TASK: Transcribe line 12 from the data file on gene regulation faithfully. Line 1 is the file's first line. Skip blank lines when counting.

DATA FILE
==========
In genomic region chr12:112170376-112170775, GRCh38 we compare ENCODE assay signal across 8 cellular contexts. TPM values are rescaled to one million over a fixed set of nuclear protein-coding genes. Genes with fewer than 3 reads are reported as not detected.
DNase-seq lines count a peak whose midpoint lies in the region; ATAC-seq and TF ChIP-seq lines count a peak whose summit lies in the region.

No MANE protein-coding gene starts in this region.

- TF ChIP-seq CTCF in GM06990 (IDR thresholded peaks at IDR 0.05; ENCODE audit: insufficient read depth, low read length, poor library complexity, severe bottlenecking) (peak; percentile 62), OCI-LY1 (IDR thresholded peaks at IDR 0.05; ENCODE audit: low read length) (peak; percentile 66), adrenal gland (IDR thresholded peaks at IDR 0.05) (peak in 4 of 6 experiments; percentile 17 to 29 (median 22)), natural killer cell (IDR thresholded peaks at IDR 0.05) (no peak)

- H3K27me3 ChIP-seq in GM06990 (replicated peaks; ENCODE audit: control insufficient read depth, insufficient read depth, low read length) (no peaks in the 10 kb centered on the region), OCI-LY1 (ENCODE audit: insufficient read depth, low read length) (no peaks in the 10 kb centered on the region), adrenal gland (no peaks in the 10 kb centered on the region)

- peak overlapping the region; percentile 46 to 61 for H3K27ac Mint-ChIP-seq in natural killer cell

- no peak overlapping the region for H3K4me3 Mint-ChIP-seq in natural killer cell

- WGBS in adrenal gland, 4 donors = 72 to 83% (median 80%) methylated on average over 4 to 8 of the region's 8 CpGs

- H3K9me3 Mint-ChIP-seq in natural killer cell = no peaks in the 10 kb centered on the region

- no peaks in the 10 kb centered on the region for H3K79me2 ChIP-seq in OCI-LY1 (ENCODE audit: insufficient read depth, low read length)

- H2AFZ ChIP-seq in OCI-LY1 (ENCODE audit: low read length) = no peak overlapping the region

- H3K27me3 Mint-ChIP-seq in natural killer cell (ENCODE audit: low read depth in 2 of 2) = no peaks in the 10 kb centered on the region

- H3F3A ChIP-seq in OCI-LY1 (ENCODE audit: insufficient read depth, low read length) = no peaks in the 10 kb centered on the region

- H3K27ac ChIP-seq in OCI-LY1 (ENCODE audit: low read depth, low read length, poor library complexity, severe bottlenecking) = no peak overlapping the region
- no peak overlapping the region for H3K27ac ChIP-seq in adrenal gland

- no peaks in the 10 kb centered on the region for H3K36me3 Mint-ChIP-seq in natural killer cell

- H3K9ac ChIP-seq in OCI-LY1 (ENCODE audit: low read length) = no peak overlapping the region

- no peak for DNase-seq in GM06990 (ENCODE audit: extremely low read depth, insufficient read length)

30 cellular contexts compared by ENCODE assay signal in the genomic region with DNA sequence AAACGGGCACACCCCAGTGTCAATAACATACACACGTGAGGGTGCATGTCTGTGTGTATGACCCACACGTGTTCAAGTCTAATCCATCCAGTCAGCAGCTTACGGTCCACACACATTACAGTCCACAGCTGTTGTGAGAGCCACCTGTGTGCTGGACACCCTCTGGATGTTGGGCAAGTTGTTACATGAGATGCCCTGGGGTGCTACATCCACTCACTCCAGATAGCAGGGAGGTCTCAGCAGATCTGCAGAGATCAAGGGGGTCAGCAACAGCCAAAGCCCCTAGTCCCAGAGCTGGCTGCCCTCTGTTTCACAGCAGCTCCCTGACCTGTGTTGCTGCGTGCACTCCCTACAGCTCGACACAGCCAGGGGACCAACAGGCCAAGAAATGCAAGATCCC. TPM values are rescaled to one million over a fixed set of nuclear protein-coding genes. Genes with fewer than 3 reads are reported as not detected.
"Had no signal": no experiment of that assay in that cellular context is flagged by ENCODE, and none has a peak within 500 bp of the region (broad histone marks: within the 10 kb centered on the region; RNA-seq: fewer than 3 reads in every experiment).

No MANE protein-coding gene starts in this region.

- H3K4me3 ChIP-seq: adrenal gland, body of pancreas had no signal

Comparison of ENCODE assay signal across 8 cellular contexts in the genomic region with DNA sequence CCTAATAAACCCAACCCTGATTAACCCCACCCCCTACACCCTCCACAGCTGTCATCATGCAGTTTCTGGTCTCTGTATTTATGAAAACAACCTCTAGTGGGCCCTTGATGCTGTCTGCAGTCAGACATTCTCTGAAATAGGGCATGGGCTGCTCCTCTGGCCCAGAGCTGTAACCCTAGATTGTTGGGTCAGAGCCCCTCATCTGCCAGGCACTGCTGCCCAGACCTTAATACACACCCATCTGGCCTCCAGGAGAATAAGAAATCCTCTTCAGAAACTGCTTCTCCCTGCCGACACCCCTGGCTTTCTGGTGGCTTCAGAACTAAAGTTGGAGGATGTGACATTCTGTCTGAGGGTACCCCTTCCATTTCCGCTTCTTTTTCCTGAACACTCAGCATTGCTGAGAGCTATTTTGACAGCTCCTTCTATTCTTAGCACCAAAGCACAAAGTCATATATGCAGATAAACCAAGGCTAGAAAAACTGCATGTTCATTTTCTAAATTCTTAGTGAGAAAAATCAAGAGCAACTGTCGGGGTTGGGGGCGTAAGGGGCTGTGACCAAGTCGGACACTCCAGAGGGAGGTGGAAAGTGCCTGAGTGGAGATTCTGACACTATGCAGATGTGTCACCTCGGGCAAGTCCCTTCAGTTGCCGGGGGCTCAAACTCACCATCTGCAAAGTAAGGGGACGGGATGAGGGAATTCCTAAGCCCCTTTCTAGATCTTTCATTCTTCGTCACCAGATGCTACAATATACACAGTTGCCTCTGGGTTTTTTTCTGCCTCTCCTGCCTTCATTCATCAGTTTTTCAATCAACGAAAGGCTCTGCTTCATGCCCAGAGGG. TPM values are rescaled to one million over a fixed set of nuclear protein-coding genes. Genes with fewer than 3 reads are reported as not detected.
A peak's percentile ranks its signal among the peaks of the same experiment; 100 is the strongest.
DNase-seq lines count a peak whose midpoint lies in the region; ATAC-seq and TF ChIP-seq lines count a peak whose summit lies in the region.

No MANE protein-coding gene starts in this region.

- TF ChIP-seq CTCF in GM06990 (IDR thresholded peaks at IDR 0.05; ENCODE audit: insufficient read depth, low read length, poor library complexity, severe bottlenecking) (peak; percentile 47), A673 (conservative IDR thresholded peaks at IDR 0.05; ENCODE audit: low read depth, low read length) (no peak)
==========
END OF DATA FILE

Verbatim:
- H3K27me3 Mint-ChIP-seq in natural killer cell (ENCODE audit: low read depth in 2 of 2) = no peaks in the 10 kb centered on the region